National Park Service biologists test a sedated mule deer for CWD in Rocky Mountain National Park in 2003. Media News Group/Boulder Daily Camera / Getty Images
While CWD causes rapid decline in some elk herds on NPS lands in Colorado and Wyoming, it has a less serious effect on others. As Veress points out, these variations depend on other factors like reproductive success and recruitment, as well as the impacts of predators and humans. Because CWD doesn’t take a one-size-fits-all toll on cervids, it can’t have a one-size-fits-all solution — which is why arming individual state fish and game agencies with funding for disease mitigation efforts is so important.
Funding the Fight
A year has come and gone since Congress passed the CWD Research and Management Act, a funding bill that made $70 million available to state and tribal wildlife agencies for, unsurprisingly, CWD research and management. This was a major win for big game biologists, especially those in the now-32 states that host the disease. A study conducted by employees from the Kentucky and Michigan wildlife agencies found that CWD host states spent an average of $773,000 a year on CWD surveillance, testing, and research. (That average dropped to $503,000 when non-host states were included.) The range of expenditures per state was wide: Oklahoma spent less than $8,000 while just over the border, Texas spent over $2 million. But the act is also written to sunset in 2028, and it’s unclear if the funding will be renewed or vanish.
Wildlife Management Institute director of special programs and CWD Alliance founder Matt Dunfee is hopeful that the public might become more engaged with CWD — and more likely to support future funding for mitigation efforts — if they witness the disease’s impacts in a public place like Yellowstone. But such a strategy will require visitors to engage with what they see, rather than fear it.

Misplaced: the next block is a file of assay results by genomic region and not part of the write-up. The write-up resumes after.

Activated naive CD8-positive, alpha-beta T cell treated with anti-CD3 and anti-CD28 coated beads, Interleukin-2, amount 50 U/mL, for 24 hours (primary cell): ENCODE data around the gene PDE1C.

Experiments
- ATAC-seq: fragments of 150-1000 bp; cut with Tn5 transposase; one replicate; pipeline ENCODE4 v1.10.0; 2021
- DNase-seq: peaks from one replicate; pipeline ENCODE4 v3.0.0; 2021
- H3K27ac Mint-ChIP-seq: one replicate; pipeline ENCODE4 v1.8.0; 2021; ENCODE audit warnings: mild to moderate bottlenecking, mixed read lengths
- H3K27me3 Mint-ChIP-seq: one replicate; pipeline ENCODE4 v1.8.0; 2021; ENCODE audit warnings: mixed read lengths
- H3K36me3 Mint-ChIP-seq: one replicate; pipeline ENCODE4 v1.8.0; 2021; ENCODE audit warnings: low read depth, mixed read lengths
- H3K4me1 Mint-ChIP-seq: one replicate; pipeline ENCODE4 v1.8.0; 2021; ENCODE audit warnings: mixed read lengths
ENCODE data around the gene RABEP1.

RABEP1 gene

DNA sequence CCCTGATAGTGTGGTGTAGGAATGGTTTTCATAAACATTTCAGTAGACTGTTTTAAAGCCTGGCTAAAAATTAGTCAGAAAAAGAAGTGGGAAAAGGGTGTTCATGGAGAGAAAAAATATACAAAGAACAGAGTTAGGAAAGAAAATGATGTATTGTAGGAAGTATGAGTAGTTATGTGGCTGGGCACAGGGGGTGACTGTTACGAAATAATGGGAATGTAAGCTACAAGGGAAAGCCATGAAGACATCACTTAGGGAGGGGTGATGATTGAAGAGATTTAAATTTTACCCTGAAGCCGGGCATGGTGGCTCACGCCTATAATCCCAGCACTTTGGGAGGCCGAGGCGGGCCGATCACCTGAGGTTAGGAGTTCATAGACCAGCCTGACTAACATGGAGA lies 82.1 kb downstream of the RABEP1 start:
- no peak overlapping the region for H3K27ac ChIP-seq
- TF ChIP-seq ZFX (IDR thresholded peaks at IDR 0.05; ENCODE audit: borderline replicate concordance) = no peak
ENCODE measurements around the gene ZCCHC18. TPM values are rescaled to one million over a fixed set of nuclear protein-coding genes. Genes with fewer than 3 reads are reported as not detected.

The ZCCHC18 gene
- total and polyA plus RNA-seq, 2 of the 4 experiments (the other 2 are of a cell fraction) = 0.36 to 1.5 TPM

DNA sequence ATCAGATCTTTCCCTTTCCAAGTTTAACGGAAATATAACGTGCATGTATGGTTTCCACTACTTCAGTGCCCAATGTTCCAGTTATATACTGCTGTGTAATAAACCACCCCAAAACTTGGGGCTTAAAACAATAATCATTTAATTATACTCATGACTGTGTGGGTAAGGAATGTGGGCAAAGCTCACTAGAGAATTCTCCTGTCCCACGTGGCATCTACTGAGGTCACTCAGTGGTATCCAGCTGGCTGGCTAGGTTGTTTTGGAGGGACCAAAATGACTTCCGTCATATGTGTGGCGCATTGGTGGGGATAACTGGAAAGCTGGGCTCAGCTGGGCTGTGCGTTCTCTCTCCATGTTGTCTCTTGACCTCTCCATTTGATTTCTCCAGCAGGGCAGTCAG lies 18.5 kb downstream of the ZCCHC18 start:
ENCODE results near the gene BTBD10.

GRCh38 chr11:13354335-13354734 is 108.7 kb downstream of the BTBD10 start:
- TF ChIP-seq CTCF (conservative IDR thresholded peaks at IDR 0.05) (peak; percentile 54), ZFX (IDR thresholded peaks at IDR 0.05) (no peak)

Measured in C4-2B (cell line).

“Rather than an apocalyptic vision, we can make a constructive, cohesive vision that really pulls on the fact that ownership of wildlife resources in North America is unique,” Dunfee says. “[Wildlife is] owned by every United States resident visiting the park. It’s up to them to support state and federal fish and wildlife management agencies in doing what needs to be done to manage the disease.”
Currently, NPS staffers are revisiting their 2021 Chronic Wasting Disease Surveillance Plan and will complete an update in 2024, according to Veress. As for the visitor experience, she says nothing has changed with the discovery of CWD in Yellowstone, and that “if visitors see any sick or dead wildlife, they should notify an NPS employee as soon as possible and avoid contact with the animal.”
While elk are more numerous than mule deer in Yellowstone, visitors are likely to see both. NPS / Jacob W. Frank
There’s the potential upside to CWD landing in Yellowstone: millions more eyes looking for sick deer and elk, witnessing CWD’s impact on these species, and recognizing just how real and serious CWD actually is. Many sick cervids don’t show symptoms for the first year or two of infection, which makes the disease seem like a smaller deal than it actually is. But when symptoms do eventually show up, they take a serious toll on the animal’s outward appearance. Seeing is believing.
The Deadly CWD Lull
Arizona Game and Fish Department wildlife science coordinator Jim Heffelfinger would never say more CWD anywhere is a good thing. But if CWD becomes a visible issue in Yellowstone, the best case scenario is that visitors witness its gruesome impacts, become interested, vocalize support for crucial funding initiatives, and become part of the solution.